A “Real Housewives of New Jersey” character lived in a McMansion and its accompanying lifestyle – but it was all a fraud:
On TV they live large — in a 10,000-square-foot McMansion full of garish baubles and expensive toys in an ode to the bad taste and excessive spending that has made “The Real Housewives of New Jersey” a Bravo hit.
It’s the lifestyle Joe and Teresa Giudice — who grew up together as working-class Italian-American kids — always hungered for but could never truly afford, sources said, even when they convinced themselves and everyone around them they could.
The Giudices’ shaky facade of massive personal wealth — increasingly fragile since a 2009 Chapter 7 bankruptcy filing — finally imploded in a spectacular way last week when they were hit with a 39-count criminal fraud indictment.
The federal charges range from allegations that the two conspired to forge W-2 forms, tax returns, pay stubs and other documents to trick banks into lending them money, to accusations of perjury and false statements in their bankruptcy proceedings.
This won’t do the reputation of McMansions any good. See the picture of the Giudice’s home about halfway through the news story: it looks like everything McMansion critics would hate including a large wrought-iron fence and gate, an elaborate front door, a roof that looks like a castle, and plenty of rooms. Yet, critics would like the symbolism: the home may have been impressive on the outside or looked good on TV but ultimately, it literally all a fraud.
So if and when they lose the home, who is going to buy it?
From the Real Housewives of Atlanta comes this intriguing question: is getting evicted from a McMansion worse than living one in the first place?
There have been plenty of things said about Kim Zolciak’s sudden move from her “dream home” (which she was actually renting from Kendra and Antonio Davis), but she want’s everyone to get one thing straight: her family was not evicted from the McMansion.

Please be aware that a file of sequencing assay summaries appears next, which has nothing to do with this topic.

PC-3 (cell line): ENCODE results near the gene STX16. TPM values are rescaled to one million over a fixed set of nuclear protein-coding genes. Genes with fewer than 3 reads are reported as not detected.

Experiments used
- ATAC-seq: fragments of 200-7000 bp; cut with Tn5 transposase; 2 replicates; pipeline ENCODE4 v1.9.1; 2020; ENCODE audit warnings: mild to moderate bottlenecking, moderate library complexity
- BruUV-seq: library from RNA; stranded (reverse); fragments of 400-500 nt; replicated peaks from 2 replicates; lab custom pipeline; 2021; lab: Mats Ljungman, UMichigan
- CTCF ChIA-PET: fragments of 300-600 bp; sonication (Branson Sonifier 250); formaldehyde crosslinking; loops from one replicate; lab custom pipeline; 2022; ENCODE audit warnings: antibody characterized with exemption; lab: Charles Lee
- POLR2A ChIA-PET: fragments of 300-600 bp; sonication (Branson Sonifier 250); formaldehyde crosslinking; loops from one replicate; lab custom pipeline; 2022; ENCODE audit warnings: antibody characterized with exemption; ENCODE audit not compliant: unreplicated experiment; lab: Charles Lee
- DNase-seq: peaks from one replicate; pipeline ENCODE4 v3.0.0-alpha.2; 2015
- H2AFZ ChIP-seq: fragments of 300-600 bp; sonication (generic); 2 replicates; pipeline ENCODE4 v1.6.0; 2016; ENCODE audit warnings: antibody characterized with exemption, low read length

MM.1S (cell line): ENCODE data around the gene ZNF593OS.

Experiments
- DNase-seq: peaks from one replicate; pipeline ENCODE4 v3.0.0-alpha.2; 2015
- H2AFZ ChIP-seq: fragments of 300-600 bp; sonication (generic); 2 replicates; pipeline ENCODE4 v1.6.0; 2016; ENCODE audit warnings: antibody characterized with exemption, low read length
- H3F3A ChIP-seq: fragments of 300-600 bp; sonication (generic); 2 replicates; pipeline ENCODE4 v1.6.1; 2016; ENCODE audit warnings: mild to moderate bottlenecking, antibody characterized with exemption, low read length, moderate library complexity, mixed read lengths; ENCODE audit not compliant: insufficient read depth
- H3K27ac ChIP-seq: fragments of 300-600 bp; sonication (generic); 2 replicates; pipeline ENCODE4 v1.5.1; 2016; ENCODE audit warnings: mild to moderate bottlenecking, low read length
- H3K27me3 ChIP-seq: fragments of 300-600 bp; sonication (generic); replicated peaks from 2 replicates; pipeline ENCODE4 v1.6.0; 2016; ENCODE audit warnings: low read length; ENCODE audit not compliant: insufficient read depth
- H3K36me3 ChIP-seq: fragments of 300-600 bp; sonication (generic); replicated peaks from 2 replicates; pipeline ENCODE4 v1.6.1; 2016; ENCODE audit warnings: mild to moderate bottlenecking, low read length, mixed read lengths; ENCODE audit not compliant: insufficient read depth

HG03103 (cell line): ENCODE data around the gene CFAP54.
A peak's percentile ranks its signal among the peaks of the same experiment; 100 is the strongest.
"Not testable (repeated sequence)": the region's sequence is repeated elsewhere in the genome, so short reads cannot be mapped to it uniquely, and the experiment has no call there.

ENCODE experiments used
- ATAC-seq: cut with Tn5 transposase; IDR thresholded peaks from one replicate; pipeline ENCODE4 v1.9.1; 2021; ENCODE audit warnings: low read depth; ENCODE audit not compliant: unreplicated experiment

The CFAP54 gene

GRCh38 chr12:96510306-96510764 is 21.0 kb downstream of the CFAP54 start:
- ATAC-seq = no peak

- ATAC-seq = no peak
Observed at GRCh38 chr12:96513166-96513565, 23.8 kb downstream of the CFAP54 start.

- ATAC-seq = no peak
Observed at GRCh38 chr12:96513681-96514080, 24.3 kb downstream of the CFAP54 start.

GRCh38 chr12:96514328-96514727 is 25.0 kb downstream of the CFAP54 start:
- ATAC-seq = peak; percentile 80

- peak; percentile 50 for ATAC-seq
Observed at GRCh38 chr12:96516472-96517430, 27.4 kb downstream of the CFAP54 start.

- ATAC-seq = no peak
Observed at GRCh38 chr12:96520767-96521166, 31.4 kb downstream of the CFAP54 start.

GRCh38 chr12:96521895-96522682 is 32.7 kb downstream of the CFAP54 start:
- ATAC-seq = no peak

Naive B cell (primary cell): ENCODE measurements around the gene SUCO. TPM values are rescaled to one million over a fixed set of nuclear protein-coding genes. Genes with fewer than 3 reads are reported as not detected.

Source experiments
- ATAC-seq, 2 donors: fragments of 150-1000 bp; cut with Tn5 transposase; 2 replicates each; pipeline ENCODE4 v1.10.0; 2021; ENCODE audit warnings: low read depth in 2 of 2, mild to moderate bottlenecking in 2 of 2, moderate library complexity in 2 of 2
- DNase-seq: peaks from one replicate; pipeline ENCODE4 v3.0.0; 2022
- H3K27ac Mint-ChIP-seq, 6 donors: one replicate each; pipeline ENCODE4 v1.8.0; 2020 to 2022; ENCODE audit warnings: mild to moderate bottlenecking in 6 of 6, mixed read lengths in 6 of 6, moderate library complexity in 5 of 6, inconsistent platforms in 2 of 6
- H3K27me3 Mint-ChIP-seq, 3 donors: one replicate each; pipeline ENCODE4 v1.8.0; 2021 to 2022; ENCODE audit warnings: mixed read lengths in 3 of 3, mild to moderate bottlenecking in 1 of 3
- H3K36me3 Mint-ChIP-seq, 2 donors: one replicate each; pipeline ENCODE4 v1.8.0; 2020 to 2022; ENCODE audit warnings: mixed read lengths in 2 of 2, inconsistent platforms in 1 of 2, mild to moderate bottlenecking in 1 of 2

In one of her last BravoTV.com blogs of her career on The Real Housewives of Atlanta, Kim drives that point home yet again. “We were not EVICTED! We ALWAYS paid our rent. Our lease was up; it’s that simple,” she declares.
And in a direct response to what some of the other Housewives have been saying about Kim’s housing situation, she writes, “Yes, Kandi, NeNe, and Cynthia, it was once my ‘dream home’ and my credit has NOTHING to do with me moving. I’m blessed to have never had trouble financially unlike some of the other girls, but they can make whatever comments they’d like.”
McMansions are often thought of as status symbols: their owners want to show they have plenty of money and can afford a large house. Some critics of McMansions have argued that the purchase of such homes is all about new money and displaying status. The architecture of the McMansion tends to feed into this as they have imposing entryways and fronts with less attention paid to other parts of the house.
But, getting evicted from such a house suggests the owners can’t afford this lifestyle. In a country that tends to promote homeownership, getting evicted for financial reasons is usually not a happy topic for people but it could be even worse for people who have lived for years with the appearance that money is no problem. From what I’ve read about the various Real Housewives shows, their participants tend to fall in this group: spending money to keep up appearances matters so not being able to “keep up with the Joneses” in terms of their house would be a big deal. In other words, for some Americans, living in the McMansion in the first place is not a problem but not being able to live there long-term is.
A note: the various Real Housewives shows have generated a number of mentions of McMansions over recent years.